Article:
Our Cosmos Grand Design and Humanity’s Future

Posted by on Jan 21, 2013 in Cosmos, Humanity, Our Future | 1 comment

Our Cosmos Grand Design and Humanity’s Future

Last week my blog “Our Cosmos Grand Design” summarized recent scientific understandings of the true nature of  our Cosmos based on recent and ongoing observations by Cosmologists using advanced tools such as the Hubble Telescope.

This week I would like to expand on what I said about the broader implications of this new scientific information for Humanity and our Future at the end of the previous blog, which I have summarized and paraphrased below for your convenience:

“The prevailing view of modern science has been that our Cosmos is a random and meaningless collection of Matter. This view must now be forever replaced by our new understandings which the Science of Cosmology has now revealed through advanced observation. The Grand Design and the Grand Designer have now been revealed in the light of human understanding. Meaning along with Consciousness must now be seen as inherent in our Universe. Our new Cosmology can thus now become a major unifying foundation for Humanity. It is the new ground state of our shared reality with design and consciousness now known to be inherent and fundamental elements of that reality at the macro and thus also the micro levels. We belong here as the evolutionary product of a Cosmos geared to create us to the most exact degree. We are finally Home!”

I believe that this new view of the Cosmos which has been emerging for many years in the scientific community can have an extraordinary and very large impact on our world and our future.  Whether our Cosmos is alive and our existence highly meaningful or primarily dead and our existence a meaningless accident is clearly fundamental to our very understanding of ourselves as human beings.

Is advanced life in the Universe an emergent and expected phenomenon built-in to the very fabric of our Cosmos? Or is life such as we simply a random accident and ultimately an aberration? In other words do we belong in the Cosmos as our natural home or are we some kind of freakish interloper?

No question can be more important to us as it goes to the value of human life both collectively and individually. If we believe we live in the random and meaningless Cosmos and feel that we can’t ever belong here then it doesn’t truly matter if our species soon dies out or if millions of human beings are killed in wars, starvation or disease. As we have no deeper meaning or purpose and never can.

However, if we believe we live in the meaningful Universe that was designed by a Grand Designer specifically for advanced conscious life such as us to emerge the we feel completely natural and at home in our Cosmos. And then we can consider what purpose our species may have in the greater Cosmos as meaning and purpose are closely connected. We can begin to truly address and contemplate the question of “Why are we Here?” That question can only be addressed under this new paradigm view and it is the seminal question for Humanity to try and answer today.

The 20th Century philosophy of Existentialism which first appeared in the 1940’s with proponents such as Jean-Paul Sartre reflected the random materialist scientific view of life and Cosmos predominant at that time. Existentialism is defined as “centering on analysis of individual existence in an unfathomable Universe and the plight of the individual who must assume ultimate responsibility for acts of free will without any certain knowledge of what is right or wrong or good or bad.”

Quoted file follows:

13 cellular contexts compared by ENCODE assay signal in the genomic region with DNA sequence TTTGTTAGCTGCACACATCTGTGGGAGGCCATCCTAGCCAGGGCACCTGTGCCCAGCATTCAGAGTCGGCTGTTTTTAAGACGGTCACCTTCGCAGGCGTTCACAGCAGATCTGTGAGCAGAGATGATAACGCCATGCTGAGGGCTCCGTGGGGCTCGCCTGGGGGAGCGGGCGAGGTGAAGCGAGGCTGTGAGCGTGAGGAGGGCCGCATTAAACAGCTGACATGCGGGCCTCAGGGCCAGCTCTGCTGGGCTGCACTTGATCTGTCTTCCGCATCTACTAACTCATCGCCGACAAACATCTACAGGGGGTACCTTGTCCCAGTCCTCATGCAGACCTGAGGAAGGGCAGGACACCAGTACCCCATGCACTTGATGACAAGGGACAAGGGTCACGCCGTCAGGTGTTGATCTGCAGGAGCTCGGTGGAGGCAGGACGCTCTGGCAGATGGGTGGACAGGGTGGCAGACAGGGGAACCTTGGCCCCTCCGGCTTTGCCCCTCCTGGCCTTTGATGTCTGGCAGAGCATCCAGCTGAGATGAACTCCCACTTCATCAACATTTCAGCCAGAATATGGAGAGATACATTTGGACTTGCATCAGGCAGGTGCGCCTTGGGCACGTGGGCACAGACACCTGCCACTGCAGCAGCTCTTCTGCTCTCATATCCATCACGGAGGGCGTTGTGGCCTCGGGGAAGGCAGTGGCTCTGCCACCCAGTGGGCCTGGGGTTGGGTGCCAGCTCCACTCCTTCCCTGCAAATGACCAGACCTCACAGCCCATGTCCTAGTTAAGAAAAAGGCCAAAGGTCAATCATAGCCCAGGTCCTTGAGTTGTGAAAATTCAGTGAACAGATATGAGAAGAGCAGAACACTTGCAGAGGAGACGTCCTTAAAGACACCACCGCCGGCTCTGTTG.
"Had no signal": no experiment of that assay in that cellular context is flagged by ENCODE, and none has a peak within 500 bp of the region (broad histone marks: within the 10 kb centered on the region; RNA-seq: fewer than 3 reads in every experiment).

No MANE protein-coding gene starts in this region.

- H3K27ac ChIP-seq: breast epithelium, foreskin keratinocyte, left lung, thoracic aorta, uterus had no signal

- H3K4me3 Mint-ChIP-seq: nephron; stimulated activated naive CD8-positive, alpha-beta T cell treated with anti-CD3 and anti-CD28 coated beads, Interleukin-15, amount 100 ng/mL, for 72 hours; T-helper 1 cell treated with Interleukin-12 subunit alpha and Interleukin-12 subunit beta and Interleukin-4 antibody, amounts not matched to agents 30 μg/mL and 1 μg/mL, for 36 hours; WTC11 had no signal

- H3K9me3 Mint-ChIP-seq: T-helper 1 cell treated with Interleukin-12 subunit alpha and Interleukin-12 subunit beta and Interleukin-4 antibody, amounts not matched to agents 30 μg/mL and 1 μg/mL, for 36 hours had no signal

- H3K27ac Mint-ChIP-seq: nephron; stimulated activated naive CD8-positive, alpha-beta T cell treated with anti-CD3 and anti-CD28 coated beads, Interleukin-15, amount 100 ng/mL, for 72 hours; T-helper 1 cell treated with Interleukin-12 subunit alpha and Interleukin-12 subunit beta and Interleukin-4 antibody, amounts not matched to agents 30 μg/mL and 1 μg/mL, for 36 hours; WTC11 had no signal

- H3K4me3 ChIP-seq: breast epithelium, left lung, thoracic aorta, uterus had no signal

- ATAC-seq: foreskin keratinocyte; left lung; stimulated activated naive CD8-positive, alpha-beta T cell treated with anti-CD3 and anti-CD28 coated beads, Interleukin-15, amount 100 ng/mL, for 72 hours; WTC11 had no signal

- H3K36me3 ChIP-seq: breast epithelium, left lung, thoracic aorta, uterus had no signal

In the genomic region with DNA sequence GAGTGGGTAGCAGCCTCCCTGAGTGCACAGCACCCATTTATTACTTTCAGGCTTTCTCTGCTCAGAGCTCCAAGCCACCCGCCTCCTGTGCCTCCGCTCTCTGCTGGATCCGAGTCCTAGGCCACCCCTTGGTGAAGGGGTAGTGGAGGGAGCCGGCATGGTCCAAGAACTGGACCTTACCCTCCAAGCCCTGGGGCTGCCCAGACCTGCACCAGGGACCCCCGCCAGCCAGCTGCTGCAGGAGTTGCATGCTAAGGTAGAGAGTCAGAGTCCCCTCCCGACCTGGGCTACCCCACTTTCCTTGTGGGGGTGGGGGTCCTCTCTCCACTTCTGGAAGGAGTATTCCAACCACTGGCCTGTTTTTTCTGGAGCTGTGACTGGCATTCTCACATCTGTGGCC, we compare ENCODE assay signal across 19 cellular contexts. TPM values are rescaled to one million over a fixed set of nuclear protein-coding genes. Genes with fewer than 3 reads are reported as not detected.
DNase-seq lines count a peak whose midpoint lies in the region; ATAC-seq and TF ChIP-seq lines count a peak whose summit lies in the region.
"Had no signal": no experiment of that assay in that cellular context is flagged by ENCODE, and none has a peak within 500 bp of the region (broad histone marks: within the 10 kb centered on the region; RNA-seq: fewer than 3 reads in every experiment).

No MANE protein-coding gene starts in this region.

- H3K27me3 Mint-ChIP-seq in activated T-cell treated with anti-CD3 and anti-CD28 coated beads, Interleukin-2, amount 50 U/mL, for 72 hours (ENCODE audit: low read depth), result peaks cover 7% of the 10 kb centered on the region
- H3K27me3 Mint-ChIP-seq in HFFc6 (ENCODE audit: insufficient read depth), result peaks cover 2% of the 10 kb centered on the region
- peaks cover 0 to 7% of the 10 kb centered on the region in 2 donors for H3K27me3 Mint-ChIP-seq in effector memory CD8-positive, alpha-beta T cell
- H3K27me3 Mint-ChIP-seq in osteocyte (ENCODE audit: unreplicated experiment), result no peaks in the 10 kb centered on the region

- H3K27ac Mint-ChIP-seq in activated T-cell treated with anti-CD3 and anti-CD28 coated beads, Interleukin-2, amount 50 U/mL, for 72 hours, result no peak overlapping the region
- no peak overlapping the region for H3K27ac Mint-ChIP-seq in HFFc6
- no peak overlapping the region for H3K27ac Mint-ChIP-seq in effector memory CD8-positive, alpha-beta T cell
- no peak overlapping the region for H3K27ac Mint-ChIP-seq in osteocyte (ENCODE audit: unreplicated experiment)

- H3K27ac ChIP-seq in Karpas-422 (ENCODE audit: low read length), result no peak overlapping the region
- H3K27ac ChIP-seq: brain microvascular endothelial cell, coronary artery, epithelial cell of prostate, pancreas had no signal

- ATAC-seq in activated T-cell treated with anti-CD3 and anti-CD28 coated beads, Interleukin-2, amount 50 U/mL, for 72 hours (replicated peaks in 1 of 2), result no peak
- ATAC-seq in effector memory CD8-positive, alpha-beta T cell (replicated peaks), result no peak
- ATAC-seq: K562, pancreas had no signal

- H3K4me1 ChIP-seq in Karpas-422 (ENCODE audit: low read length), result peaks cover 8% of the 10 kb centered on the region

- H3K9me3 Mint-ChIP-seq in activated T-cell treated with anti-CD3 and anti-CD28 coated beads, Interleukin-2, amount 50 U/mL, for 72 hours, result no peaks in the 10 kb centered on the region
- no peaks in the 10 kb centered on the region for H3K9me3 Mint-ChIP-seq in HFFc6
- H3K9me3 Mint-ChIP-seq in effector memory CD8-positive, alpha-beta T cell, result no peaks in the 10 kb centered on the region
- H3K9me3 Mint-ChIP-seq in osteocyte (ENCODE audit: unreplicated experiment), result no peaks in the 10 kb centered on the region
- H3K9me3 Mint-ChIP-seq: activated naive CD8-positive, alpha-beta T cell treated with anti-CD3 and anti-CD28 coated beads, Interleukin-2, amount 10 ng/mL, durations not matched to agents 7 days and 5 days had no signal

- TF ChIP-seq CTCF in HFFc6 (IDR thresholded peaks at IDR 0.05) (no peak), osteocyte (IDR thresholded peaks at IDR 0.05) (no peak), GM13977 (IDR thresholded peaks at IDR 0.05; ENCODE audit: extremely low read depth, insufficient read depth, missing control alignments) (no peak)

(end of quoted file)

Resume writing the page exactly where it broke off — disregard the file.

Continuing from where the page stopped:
Some may recall the well-know Elton John song “Levon” from the early 1970’s with this lyric; “When the New York Times said God is dead. And the war’s begun. Alvin Tostig has a son today.” That says it all. Science killed God and morality and moral codes can now only exist at an individual level. No higher realm, no higher morality, no judge or judgment of our behavior any longer. No heaven and no hell. All’s fair in love and war!

Humanity certainly acted in that way. World War II began around the same time as such philosophies became prevalent in our collective thinking. Approximately 50 million people, mostly civilians, died in that most brutal war enabled by technologies of mass destruction. It sure must have seemed that God was dead to everyone alive at that time especially when the first A-bombs were dropped!

The situation is even worse today as the technologies of mass destruction we have built have only gotten much more destructive in their capacities since then and those developments appear neverending now. (See my previous War and Peace 2012 blog.) And there  is little doubt in my mind that another major war will essentially end the continued existence of our species as well as much of Life on Earth.

Even one Nuclear Weapon explosion of today’s destructive power could cause a Nuclear Winter which may well be the end for us because of the massive environmental effect of such a detonation. There are ten’s of thousands of such weapons in the world today and we continue to build more and “better” (more  destructive) ones at great cost to the nations involved and to our shared future.

How do we step back from the brink of such destruction and evil today? I propose that it begins with the return of higher meaning and purpose to our Cosmos and our existence along with our understanding of the eternal existence of a Grand Designer who created the Grand Design for our Cosmos. Whether the Grand Designer is seen as God, as Creator, as Pure Consciousness or otherwise.

For Humanity to survive and thrive into the longer-term future now we absolutely need the return of a higher Moral Code of right and wrong for ourselves individually and collectively as societies. What is absolutely defined and understood as good and what as evil? Without that we are truly lost. We need a higher moral compass for all of us collectively. One that is alignment and resonance with those of the Grand Designer who imbued the Cosmos with consciousness and meaning and built-in a “Code of Life” for all Life. That is the Code we need and I will post my Blog on that next week. It is truly crystal clear.

One Comment

  1. You explore an important theme David as it goes to the foundation of who we are and where we are going. Here’s a blog from HuffPost on this theme that I hope is not unduly long as a reply: